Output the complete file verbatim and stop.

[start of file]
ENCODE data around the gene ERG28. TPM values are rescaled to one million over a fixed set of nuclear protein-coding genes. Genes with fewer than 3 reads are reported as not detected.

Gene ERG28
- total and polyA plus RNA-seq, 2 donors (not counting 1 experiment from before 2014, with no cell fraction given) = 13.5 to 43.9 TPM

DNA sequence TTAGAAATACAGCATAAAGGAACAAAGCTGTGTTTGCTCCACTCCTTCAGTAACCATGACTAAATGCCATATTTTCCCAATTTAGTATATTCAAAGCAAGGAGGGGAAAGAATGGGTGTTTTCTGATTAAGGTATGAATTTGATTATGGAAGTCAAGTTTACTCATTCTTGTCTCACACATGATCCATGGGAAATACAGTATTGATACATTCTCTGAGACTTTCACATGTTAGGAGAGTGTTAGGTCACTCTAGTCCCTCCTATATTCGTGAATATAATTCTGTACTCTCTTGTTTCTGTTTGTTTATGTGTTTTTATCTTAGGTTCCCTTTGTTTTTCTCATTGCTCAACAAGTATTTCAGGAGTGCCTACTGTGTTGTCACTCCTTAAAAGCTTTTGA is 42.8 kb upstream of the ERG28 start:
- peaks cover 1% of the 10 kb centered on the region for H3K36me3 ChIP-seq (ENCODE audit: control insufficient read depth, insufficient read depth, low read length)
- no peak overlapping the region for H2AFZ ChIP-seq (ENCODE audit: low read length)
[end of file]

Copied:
ENCODE data around the gene ERG28. TPM values are rescaled to one million over a fixed set of nuclear protein-coding genes. Genes with fewer than 3 reads are reported as not detected.

Gene ERG28
- total and polyA plus RNA-seq, 2 donors (not counting 1 experiment from before 2014, with no cell fraction given) = 13.5 to 43.9 TPM

DNA sequence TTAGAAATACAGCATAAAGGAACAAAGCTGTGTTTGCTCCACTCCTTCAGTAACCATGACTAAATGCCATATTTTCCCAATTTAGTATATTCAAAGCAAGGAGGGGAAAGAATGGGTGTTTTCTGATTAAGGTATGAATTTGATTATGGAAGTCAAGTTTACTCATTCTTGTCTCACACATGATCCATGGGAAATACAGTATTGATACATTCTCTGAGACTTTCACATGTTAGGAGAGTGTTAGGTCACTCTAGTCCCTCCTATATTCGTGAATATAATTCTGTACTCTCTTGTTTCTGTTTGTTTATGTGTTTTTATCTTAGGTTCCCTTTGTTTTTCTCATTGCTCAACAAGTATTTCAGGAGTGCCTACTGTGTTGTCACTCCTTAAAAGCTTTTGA is 42.8 kb upstream of the ERG28 start:
- peaks cover 1% of the 10 kb centered on the region for H3K36me3 ChIP-seq (ENCODE audit: control insufficient read depth, insufficient read depth, low read length)
- no peak overlapping the region for H2AFZ ChIP-seq (ENCODE audit: low read length)